Project Summary

This research project is in progress. PCORI will post the research findings on this page within 90 days after the results are final. In the meantime, results have been published in peer-reviewed journals, as listed below.

What is the research about?

Kawasaki disease is a rare childhood health problem that inflames blood vessels. It can affect any artery or vein in the body. Symptoms include high fever; rash; dry lips; and swollen tongue, hands, and feet. The illness can sometimes cause a dangerous bulge, called an aneurysm, in the coronary artery.

No one knows what causes Kawasaki disease. Most children recover fully after treatment with intravenous immunoglobin, or IVIG. But 10 to 20 percent of children are resistant to IVIG treatment: The treatment doesn’t work well for them, and the fever comes back. These children have a higher risk of aneurysm. Doctors don’t know what treatment works best for them.

In this study, the research team is comparing two treatments for children whose Kawasaki disease comes back. One treatment is another dose of IVIG. The other is a medicine called infliximab.

Who can this research help?

Doctors and parents of children who have Kawasaki disease and are IVIG resistant can use results from this study when planning treatment.

What is the research team doing?

The research team is working with 30 hospitals across the United States to recruit 250 children who have Kawasaki disease and are IVIG resistant. The team is assigning IVIG-resistant patients by chance to receive either a second dose of IVIG or infliximab. Both are single treatments given at the hospital.

To see if patients’ fever goes away within 24 hours of starting treatment and stays normal for a week, the research team is following up with parents. The team is also tracking patients for

  • Signs of infection
  • Signs of aneurysm
  • Total days with a fever after treatment
  • Total days in the hospital
  • Complications from treatment

Parents of children with Kawasaki disease and adults previously diagnosed with Kawasaki disease are working with the research team to plan and conduct the study.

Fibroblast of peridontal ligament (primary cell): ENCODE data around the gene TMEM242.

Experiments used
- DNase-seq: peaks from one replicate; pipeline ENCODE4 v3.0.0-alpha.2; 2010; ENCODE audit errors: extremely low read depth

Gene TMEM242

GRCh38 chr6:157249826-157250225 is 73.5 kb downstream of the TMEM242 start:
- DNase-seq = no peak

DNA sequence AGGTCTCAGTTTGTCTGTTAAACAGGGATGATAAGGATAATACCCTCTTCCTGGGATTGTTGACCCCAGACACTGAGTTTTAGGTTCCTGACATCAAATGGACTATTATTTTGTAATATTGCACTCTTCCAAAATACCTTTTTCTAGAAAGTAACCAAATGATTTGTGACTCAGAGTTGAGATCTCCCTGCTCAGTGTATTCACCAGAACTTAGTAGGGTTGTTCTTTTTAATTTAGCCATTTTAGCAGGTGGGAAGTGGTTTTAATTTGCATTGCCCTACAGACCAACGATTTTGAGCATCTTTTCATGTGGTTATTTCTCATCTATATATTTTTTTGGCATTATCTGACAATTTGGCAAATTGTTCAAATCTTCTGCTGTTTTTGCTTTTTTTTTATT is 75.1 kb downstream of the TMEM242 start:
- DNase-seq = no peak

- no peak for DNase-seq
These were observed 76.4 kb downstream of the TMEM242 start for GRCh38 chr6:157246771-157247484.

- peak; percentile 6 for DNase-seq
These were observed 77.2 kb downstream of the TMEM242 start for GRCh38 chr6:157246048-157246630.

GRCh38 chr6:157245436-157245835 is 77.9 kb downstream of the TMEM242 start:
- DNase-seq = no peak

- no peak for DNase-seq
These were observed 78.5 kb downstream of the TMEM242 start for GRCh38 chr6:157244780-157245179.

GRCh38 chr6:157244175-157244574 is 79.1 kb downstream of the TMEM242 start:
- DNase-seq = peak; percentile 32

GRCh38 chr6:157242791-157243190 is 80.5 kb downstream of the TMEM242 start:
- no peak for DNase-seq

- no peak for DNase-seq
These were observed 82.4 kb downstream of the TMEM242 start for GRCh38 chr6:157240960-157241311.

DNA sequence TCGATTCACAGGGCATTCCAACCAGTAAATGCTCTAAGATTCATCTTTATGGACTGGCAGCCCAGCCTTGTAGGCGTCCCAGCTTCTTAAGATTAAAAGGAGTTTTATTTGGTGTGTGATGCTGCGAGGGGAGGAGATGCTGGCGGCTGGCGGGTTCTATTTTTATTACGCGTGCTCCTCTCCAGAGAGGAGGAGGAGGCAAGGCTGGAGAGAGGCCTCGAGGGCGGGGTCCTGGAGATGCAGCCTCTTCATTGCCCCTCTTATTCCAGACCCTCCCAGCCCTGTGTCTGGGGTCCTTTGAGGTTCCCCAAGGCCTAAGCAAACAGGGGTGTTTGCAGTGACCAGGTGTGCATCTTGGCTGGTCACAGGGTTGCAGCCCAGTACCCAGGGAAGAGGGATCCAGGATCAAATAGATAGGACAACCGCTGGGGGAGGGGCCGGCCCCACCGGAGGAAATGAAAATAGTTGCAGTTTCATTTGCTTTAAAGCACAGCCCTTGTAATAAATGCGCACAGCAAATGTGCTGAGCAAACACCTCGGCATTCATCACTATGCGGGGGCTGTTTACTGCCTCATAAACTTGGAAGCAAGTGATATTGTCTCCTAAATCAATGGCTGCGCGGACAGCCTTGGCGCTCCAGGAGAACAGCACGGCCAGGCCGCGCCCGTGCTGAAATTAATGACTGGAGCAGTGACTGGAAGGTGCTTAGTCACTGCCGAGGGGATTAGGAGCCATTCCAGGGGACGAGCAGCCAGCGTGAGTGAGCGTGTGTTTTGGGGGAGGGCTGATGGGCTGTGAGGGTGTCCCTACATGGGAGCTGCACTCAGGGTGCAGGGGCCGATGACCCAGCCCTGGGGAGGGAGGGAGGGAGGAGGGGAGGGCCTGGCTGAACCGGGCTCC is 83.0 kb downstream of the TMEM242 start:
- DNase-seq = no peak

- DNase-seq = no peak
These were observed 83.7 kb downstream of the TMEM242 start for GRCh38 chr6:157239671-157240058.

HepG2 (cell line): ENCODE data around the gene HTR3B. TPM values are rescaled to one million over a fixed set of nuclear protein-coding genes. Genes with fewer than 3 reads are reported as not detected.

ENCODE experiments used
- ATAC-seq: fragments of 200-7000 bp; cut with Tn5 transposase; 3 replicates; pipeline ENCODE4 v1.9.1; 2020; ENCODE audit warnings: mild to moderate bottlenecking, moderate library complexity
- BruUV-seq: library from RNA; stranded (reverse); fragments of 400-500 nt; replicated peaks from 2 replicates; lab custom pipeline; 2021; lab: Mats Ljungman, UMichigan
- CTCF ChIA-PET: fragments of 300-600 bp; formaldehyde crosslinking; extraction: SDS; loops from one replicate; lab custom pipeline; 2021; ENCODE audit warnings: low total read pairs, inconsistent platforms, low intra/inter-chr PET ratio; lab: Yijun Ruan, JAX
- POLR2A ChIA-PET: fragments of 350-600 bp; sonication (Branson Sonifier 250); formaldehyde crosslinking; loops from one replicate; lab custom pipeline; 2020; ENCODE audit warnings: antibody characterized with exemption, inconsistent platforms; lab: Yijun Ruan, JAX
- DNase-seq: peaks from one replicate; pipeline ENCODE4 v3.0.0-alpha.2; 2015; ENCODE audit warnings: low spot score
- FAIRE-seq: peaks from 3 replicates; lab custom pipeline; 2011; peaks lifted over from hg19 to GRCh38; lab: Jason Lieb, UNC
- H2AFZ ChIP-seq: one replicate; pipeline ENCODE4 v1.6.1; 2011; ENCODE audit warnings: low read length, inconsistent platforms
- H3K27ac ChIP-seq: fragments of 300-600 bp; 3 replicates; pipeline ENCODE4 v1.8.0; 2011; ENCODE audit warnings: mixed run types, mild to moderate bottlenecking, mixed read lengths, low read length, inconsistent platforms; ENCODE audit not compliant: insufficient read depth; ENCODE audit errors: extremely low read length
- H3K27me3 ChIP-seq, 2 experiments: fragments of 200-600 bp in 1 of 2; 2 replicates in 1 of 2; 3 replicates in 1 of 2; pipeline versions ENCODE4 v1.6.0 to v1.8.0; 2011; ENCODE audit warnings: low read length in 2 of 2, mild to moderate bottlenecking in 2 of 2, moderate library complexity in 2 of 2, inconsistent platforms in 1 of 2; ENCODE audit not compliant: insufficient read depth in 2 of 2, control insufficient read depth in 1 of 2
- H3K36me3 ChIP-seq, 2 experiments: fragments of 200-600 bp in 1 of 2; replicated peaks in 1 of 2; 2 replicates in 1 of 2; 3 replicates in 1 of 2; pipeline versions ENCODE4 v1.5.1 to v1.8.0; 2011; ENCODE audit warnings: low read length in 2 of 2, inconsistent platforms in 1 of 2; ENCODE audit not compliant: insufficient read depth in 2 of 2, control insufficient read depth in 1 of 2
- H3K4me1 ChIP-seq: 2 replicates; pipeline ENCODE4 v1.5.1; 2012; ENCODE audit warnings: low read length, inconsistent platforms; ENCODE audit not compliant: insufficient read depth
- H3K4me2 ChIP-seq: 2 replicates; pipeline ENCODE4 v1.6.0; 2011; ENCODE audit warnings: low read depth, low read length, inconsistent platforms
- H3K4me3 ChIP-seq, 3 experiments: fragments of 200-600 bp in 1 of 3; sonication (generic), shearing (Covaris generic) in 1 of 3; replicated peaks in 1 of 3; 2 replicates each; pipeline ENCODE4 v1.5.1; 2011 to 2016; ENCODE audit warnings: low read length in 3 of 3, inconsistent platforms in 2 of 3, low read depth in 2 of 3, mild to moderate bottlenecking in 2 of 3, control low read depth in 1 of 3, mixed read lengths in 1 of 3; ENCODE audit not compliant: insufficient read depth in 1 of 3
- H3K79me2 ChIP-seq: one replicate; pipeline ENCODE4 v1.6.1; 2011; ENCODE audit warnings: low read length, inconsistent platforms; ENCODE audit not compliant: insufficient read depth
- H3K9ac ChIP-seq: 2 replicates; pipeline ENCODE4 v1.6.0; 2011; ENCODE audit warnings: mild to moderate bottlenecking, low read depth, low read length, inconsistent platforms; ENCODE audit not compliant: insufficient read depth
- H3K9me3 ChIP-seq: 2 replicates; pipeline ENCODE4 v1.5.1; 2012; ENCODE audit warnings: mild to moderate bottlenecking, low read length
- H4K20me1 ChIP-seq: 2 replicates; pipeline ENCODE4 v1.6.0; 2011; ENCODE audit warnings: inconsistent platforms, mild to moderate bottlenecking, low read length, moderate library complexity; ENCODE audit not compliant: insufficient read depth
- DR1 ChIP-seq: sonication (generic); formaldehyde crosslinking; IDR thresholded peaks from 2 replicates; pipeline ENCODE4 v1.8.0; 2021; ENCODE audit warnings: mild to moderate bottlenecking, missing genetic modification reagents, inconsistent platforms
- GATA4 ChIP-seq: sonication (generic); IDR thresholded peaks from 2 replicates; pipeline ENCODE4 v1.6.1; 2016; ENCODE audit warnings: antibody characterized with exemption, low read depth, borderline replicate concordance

Research methods at a glance

Design Elements Description
Design Randomized controlled trial
Population Children ages 4 weeks to 17 years who have a return of fever following initial treatment for Kawasaki disease
  • IVIG
  • infliximab

Primary: cessation of fever within 24 hours of treatment initiation, no recurrence within 7 days

Secondary: cessation of fever within 24 hours of treatment completion, change in white blood cell count, absolute neutrophil count, and high-sensitivity C-reactive protein, change in Zworst score, total number of fever days; duration of hospitalization, treatment reactions and complications

Timeframe Timeframe Length of follow-up for collecting data on primary outcomes. View Glossary 7-day follow-up for primary outcomes

Project Information

Jane Burns, MD
Katherine K. Kim, PhD, MPH, MBA
University of California San Diego
A Stakeholder-Driven Comparative Effectiveness Study of Treatments to Prevent Coronary Artery Damage in Patients with Resistant Kawasaki Disease

Key Dates

December 2016
May 2023

Study Registration Information


Has Results
Award Type
Health Conditions Health Conditions These are the broad terms we use to categorize our funded research studies; specific diseases or conditions are included within the appropriate larger category. Note: not all of our funded projects focus on a single disease or condition; some touch on multiple diseases or conditions, research methods, or broader health system interventions. Such projects won’t be listed by a primary disease/condition and so won’t appear if you use this filter tool to find them. View Glossary
Populations Populations PCORI is interested in research that seeks to better understand how different clinical and health system options work for different people. These populations are frequently studied in our portfolio or identified as being of interest by our stakeholders. View Glossary
Intervention Strategy Intervention Strategies PCORI funds comparative clinical effectiveness research (CER) studies that compare two or more options or approaches to health care, or that compare different ways of delivering or receiving care. View Glossary
State State The state where the project originates, or where the primary institution or organization is located. View Glossary
Last updated: August 23, 2022